This question is based on a question posed to the “Ethicist” column in the New York Times Sunday Magazine. My colleague at work spends most of his time posting to the website, Reddit. He could be posting information about his boss or work environment that could jeopardize his employment. In any case, I believe he is too immature and ill- suited for our profession. Do I have an obligation to tell him that this behavior could hurt his career?
A. Prior to your question, I have never heard of Reddit before. However, after looking at the website, it looks like one of the old-fashioned bulletin boards where people post something about themselves or others. The question you raise could probably apply to someone who writes about work on Twitter or even Facebook. Social media websites have made this problem ubiquitous in most business environments—far more than employers are willing to admit. Electronic devices have become a prosthesis for most of us living in the 21st century. Twenty years ago, the futurologist Ray Kurzweil has predicted that within the next couple of decades, man will merge with the machine. Largely, we are already witnessing this phenomenon.
Based on what I have read on this subject, your co-worker is hardly alone. As one professional notes:
Ask yourself the following question: Is it my responsibility to supervise how my fellow co-workers are using their non-work related activities? In my opinion, this is what a supervisor is there to oversee. Otherwise, you risk creating a hostile workspace where nobody trusts their co-workers. On the other hand, you may want to casually mention to the corporation manager that it might not be a bad idea to send out a memo regarding the proper use of office time and Internet usage. If nothing else, it would broadcast in a subtle but effective manner that there will be consequences for people who misuse their time at the office for personal pursuits. Sometimes the fear of losing one’s livelihood is powerful enough of an incentive.
Many corporations install software on suspected computers that monitor websites and even keystrokes that are imputed into the computer. Now, assuming you are on good terms with your co-worker, you may want to try telling your co-worker in a friendly manner that today, spying on our neighbor is no longer the domain of “Big Brother” (e.g., the CIA or the NSA). Today even “Little Brother” has that capability. Beyond that, anyone—regardless of their income—can spy on a spouse or anyone else if they so desire. The loss of privacy in our society has made us more vulnerable to intrusions into our personal space. If you are not on good terms with your neighbor, then you would be wise to not say anything for your behavior may be tainted by an animus that borders on hatred—a clear violation of biblical law that requires us to act with love—not with hatred.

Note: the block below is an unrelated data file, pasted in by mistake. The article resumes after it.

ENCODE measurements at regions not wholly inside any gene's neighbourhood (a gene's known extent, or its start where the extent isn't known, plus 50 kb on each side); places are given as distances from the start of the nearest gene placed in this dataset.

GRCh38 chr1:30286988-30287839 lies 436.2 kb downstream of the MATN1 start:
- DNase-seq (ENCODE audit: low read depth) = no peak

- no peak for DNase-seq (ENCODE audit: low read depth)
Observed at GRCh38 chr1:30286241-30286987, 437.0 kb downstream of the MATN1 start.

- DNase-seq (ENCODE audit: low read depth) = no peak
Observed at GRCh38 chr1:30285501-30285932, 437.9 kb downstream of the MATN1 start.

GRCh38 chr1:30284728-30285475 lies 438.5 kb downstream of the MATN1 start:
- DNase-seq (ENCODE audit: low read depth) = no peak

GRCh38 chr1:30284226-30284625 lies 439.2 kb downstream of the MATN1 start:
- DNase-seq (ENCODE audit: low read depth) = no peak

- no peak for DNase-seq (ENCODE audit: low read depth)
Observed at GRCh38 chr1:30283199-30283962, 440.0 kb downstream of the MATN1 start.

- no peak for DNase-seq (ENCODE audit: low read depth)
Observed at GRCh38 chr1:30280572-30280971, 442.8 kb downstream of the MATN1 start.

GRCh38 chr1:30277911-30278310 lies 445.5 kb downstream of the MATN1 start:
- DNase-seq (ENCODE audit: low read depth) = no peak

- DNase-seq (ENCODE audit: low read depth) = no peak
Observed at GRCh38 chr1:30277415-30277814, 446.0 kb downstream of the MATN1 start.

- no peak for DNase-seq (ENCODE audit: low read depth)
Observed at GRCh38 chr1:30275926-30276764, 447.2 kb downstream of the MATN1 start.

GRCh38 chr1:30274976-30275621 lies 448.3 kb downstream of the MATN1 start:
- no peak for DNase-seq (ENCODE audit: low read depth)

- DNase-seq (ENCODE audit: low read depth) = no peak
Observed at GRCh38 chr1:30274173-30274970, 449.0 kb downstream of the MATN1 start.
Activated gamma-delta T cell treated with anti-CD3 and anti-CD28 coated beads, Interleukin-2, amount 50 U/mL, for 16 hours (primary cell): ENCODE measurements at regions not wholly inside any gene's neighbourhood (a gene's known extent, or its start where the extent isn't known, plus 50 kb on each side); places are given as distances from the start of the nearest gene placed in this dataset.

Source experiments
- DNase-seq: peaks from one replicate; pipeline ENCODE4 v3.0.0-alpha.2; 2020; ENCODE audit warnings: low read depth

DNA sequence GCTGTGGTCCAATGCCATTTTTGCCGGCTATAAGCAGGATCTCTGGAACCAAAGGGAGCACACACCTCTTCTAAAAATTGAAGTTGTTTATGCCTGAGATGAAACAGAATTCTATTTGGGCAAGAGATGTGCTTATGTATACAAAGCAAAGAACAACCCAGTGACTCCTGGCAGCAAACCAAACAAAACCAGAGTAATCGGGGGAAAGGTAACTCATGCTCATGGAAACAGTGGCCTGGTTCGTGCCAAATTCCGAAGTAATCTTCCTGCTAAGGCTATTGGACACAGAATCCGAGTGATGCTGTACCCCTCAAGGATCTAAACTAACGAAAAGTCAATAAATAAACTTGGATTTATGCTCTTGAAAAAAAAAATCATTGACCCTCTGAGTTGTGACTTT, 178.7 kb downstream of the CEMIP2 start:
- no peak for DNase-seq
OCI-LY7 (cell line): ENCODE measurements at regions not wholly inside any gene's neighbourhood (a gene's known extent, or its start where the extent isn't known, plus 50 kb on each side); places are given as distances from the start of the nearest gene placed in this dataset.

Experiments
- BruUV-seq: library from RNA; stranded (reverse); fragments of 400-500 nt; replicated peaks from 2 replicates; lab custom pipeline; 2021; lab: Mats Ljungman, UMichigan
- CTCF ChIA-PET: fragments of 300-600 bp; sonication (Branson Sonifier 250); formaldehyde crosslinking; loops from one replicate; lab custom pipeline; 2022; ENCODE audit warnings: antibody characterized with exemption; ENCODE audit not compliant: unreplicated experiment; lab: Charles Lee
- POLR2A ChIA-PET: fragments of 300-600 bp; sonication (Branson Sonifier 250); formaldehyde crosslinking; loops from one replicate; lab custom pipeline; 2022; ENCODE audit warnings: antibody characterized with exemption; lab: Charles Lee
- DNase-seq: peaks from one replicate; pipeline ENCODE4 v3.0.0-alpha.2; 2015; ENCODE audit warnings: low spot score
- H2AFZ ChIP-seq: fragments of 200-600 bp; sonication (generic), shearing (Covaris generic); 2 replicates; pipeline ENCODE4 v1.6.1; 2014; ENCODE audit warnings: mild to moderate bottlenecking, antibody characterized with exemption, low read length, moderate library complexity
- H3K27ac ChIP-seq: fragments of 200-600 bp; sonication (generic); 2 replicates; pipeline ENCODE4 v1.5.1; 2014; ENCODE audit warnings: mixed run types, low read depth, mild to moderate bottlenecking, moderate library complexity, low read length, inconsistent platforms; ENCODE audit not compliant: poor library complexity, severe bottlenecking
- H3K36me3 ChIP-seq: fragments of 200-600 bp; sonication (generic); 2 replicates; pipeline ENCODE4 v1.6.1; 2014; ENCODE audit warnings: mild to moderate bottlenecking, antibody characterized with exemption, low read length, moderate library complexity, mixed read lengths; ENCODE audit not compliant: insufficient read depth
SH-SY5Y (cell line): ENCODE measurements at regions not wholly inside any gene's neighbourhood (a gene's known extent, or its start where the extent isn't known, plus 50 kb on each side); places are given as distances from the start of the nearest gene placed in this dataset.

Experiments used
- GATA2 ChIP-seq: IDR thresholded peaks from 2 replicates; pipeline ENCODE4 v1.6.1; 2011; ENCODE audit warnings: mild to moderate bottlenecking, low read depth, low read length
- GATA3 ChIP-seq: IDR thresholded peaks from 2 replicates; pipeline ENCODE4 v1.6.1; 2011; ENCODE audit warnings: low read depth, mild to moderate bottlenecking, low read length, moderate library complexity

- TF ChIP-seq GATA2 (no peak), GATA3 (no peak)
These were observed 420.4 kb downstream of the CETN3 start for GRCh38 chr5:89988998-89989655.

It seems to me that company managers must bear the ultimate burden of monitoring their workplaces. Doing so not only ensures greater productivity, it also protects their business from people accidentally or willfully revealing information that could prove damaging to their workplaces, not to mention minimizing potential workplace problems such as sexual harassment or employee job performance problems.
In terms of Jewish texts, there are ample texts that speak about taking personal accountability whenever one is working for the public, which I believe also applies whenever we work for anyone. In Exodus 38:21-40:38 (a.k.a., Parshat Pekudei), the Torah begins with a complete inventory of what all the items Moses collected for the Tabernacle. This principle is confirmed when we read how Moses gives an accounting of the raw material brought to the Sanctuary: gold (29 talents, 730 shekels), silver (100 talents, 1,757 shekels), copper (70 talents, 2,400 shekels) etc. The first thing that strikes us is that this seems to be an accountant’s report on Moses’ business affairs. This ought to strike the reader as odd. If Moses, the man who gave the Ten Commandments, isn’t above suspicion, then who is? Was all of this accounting really necessary?” The answer is simple of course! Leaders must be beyond suspicion. This principle pertains to lesser mortals as well.
Oftentimes we define a Tsadik in Judaism as someone who is “righteous” and pious in matters of Jewish law and practice. Yet, the real meaning of tsadik is someone who acts with complete and personal integrity. Saintliness may be for exceptional people, but most people are at least capable of acting honorably and with integrity.